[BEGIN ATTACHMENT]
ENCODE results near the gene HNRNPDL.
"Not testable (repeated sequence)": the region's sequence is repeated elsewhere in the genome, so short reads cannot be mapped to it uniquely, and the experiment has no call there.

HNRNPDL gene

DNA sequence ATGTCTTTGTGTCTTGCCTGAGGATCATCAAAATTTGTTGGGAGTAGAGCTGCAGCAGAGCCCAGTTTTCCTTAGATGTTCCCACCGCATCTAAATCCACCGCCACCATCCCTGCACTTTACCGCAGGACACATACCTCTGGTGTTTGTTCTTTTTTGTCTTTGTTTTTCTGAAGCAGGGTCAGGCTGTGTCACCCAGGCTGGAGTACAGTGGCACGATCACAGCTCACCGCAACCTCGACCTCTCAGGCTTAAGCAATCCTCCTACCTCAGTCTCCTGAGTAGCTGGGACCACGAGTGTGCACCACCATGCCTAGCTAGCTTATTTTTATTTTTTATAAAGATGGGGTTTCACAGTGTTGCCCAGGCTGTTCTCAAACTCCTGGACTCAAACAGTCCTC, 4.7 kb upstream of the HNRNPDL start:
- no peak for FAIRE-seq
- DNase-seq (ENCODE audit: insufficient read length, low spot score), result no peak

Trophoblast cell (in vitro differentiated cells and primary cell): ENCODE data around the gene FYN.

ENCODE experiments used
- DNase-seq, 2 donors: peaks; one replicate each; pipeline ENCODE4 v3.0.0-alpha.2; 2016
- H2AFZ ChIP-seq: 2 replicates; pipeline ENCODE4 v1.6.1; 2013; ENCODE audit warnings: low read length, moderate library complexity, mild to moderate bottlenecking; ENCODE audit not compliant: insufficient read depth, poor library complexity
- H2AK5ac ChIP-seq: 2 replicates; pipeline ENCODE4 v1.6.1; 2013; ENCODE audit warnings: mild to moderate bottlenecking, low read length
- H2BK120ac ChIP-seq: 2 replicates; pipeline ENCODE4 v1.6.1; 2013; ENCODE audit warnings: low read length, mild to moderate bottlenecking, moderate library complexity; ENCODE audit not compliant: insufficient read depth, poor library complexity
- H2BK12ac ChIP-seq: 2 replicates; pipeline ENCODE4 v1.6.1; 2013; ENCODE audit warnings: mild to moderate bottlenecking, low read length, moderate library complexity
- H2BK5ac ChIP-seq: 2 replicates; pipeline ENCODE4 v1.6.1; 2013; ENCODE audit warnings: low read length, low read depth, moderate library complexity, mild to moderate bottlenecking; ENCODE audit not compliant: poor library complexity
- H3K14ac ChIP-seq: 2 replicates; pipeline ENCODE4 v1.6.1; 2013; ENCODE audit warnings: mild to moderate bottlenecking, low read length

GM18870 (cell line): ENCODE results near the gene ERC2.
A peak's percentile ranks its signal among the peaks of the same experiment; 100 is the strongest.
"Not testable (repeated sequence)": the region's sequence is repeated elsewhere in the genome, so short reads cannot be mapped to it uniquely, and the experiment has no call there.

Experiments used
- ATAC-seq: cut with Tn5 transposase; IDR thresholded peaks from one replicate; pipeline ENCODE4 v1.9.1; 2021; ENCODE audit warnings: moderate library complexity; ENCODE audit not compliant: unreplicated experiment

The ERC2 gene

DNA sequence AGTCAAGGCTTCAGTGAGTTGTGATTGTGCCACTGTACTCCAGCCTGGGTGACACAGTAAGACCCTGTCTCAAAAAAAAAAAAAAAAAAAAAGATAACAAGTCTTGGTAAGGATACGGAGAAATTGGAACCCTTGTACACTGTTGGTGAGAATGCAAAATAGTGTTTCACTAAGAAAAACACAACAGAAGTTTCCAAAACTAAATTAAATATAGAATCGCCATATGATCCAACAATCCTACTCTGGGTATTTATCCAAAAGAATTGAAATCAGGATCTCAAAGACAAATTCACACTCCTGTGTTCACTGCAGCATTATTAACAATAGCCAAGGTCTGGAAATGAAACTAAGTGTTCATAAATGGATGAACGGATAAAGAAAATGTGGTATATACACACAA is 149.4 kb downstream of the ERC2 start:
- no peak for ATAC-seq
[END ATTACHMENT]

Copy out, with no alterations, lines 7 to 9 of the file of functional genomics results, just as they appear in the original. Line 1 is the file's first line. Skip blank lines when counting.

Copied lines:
Trophoblast cell (in vitro differentiated cells and primary cell): ENCODE data around the gene FYN.

ENCODE experiments used
- DNase-seq, 2 donors: peaks; one replicate each; pipeline ENCODE4 v3.0.0-alpha.2; 2016